Episode 3: How to Win Friends and Influence People | Young Charlie podcast (Transcript)

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Young Charlie Episode 3: How to Win Friends and Influence People | Hollywood & Crime/Wondery Podcast (Transcript)

Length: 40 mins

Young Charlie by Hollywood and crime contains depictions of violence and is not suitable for everyone. Please be advised.

Tracy Pattin: On September 21, 1969, about 260 miles north of Los Angeles, National Park Service Ranger Dick Powell observed a red Toyota four-wheel drive vehicle heading down a road in Death Valley. Inside, were a young man and several girls. The car piqued his curiosity. Two days earlier, Park rangers had investigated a case of arson on a back road near the Barker Ranch, an earthmover belonging to the federal government had been stripped of its parts and set of blades, tire tracks leading from the burned out hulk had been determined to belong to a Toyota four-wheeler. The rangers soon learned that a band of hippies was living in the desert and that one of their vehicles was a red Toyota.

Ranger Powell decided to question the occupants. He signaled for them to pull over, but by the time he reached the car, the male had jumped out and scurried into the brush. The girls gave him little useful information, responding to direct questions with oblique, trippy answers. Before letting them go, he took down the license plate. When he returned to the Inyo County Office of the Park Service, he learned that the plate didn't belong to the Toyota. The Park rangers contacted the California Highway Patrol. They immediately decided that a joint team would investigate what was going on at the Barker property.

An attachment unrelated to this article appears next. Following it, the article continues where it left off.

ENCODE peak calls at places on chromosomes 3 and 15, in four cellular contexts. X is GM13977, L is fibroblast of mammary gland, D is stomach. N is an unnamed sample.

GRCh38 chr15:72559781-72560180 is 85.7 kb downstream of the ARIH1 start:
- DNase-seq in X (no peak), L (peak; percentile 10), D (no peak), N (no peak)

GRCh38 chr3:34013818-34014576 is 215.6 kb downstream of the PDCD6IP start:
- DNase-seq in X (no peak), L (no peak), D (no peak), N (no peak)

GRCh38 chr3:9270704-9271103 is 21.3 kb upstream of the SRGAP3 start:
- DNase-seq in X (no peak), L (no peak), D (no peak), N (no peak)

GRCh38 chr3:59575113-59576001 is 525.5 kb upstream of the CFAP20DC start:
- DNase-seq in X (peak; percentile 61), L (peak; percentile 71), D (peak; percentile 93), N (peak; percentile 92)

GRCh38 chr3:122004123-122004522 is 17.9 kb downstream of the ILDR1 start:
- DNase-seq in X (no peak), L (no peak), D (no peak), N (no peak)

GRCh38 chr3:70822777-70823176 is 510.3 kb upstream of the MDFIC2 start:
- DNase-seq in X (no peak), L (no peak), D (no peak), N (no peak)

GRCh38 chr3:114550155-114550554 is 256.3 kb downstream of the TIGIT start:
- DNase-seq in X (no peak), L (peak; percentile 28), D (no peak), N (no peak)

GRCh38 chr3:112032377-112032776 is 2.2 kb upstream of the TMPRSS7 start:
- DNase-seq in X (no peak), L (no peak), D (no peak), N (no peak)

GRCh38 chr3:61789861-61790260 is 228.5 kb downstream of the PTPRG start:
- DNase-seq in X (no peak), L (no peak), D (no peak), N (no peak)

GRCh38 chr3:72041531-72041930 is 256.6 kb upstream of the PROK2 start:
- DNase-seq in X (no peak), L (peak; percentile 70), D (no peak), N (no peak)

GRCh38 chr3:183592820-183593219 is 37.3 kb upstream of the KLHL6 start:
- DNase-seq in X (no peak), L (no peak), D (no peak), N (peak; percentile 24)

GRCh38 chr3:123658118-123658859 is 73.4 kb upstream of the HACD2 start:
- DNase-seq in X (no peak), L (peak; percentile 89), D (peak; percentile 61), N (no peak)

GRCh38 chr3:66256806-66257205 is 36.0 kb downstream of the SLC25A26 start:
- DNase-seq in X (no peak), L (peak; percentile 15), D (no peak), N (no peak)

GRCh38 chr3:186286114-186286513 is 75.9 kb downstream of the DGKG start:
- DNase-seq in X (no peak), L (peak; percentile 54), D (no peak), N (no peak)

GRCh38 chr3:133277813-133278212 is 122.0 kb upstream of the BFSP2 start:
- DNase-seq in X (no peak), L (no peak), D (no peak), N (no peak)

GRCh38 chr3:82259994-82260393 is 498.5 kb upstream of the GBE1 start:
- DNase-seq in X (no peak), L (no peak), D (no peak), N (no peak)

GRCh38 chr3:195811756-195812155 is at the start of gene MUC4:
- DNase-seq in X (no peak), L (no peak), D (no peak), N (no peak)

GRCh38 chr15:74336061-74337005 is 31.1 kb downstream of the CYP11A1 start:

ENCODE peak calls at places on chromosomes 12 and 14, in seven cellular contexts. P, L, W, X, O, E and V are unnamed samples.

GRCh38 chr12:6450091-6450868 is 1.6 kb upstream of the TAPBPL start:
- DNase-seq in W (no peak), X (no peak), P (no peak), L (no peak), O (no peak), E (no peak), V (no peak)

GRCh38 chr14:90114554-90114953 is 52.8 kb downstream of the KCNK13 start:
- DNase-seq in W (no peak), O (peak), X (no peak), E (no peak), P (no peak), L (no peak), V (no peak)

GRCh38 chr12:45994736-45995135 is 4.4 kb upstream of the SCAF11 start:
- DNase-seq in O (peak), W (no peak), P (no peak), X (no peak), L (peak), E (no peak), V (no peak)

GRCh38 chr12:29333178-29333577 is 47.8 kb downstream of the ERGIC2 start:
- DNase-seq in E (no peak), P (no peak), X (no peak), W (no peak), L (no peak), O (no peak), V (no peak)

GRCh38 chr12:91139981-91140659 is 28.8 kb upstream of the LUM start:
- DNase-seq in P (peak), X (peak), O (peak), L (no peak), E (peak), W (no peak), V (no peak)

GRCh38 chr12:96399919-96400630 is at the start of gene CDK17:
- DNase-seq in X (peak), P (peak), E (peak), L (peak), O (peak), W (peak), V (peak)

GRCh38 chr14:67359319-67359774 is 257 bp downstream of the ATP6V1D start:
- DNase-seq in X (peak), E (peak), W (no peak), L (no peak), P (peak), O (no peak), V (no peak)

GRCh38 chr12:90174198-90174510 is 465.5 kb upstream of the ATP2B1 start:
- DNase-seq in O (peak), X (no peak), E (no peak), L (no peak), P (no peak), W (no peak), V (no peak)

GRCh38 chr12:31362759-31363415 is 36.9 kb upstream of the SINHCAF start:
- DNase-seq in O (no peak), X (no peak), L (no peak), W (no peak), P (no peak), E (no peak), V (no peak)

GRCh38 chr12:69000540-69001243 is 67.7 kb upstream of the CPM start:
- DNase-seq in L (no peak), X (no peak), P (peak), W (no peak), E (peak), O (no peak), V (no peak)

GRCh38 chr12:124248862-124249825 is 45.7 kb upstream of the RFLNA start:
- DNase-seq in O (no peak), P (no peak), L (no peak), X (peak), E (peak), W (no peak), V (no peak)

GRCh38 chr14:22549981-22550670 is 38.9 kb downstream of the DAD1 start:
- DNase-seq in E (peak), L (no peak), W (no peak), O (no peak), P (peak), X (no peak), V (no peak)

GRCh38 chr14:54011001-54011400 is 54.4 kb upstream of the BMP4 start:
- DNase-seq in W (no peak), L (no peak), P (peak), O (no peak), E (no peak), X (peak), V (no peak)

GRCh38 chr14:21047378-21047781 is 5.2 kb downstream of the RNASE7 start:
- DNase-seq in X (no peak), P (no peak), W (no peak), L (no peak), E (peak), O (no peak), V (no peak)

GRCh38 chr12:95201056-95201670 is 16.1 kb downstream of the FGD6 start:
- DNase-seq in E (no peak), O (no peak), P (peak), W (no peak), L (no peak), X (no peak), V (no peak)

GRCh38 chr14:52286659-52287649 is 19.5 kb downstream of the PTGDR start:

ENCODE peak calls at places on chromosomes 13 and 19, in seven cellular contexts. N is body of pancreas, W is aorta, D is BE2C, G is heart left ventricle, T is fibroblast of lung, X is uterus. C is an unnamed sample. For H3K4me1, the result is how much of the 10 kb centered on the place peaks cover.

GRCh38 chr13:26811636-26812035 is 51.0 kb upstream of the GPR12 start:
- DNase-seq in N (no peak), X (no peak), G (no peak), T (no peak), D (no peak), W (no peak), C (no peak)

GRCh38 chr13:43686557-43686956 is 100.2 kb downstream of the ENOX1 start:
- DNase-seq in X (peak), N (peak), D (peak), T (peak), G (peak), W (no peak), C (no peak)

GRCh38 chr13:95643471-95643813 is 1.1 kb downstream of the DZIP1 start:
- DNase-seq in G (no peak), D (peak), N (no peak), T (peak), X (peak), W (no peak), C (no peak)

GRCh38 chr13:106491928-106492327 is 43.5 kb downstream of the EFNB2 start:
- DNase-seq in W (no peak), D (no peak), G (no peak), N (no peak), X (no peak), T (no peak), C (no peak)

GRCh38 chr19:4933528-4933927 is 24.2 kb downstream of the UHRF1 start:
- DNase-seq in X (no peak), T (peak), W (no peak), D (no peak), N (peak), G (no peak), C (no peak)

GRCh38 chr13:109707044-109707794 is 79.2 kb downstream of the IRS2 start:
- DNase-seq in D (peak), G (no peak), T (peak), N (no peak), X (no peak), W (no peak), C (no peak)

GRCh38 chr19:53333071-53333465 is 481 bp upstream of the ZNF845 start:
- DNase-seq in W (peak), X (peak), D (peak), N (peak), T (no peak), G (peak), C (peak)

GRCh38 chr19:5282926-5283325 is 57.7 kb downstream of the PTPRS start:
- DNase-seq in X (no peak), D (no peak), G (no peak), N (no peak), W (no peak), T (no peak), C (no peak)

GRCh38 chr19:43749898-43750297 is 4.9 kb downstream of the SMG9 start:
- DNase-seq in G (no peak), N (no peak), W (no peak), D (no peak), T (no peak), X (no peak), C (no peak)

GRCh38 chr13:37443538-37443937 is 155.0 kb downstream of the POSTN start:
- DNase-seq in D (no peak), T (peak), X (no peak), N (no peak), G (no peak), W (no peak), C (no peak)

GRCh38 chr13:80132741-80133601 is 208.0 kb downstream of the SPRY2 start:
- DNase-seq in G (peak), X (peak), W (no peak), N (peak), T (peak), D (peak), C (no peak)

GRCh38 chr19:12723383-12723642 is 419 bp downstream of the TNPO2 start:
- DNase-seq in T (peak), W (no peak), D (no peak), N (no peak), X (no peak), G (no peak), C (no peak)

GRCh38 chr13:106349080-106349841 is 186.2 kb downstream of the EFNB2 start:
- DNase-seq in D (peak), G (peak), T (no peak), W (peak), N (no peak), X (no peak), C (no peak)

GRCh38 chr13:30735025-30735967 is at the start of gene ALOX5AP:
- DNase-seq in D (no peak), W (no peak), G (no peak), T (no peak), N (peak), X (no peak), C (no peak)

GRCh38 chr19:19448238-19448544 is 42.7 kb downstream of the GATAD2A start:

From Wondery, I'm Tracy Pattin, with Stephen Lang. Today, Hollywood & Crime presents Young Charlie. If you're joining us for the first time, we recommend you go back and listen to the previous episodes. We'll be waiting for you. Today's episode: How to Win Friends and Influence People. Here's my co-host, Stephen Lang.

Steve Lang: The staff at Terminal Island Penitentiary in San Pedro doesn't think Charlie has much of a chance, though his IQ tests at a  "bright normal," 121 and his verbal skills are considered good, he's small and baby-faced. Combined with no apparent capacity to control his impulses, these attributes don't make for an easy time among hardened criminals twice his size. Not that Charlie hasn't developed a sense of self-awareness along the way. He requests and is granted smaller work details since he tends to  "cut up" when he's around larger gangs, and at least he's got his wife Rosalie. She stayed on in LA to be near him, moving in with his mother, Kathleen. She dutifully comes to see her husband once a week throughout her pregnancy. Visits, especially from a woman, confer status among the inmates. Charlie Puffs his chest out just a bit, adds spring to his strut whenever Kathleen comes by. Most times, though, he tries to keep a low profile.

By 1956, he's spent enough time in institutions to know there are things to be learned beyond the simple courses they offered. He moves among the prisoners like a wraith, observing, constantly observing the intimate and tangled power relationships around him. Who owes who what and who's risen or fallen in the pecking order. It's a constant dance of push and pull, hard meeting soft, the powerful and the vulnerable, those who do and those who are done to. The straights on the outside see prison as a jungle and there's truth in that, but what Charlie figures is that it's all a jungle, whether inside the walls or out, an animal game of desire and frustration. He watches the other men as they play cards or hustle at basketball, hunch protectively over their food at mess, or engage in idle conversation that isn't idle at all but thick with subtexts.

Yes, there's much of value to be learned here, something he can use on the outside, that jungle beyond the jungle.  "We're all prisoners," Charlie figures,  "of each other's expectations, of small ways of thinking, but a lion who knows he's a lion has the advantage on a sheep who hasn't yet figured out he's a sheep. Allusions are there to be exploited."

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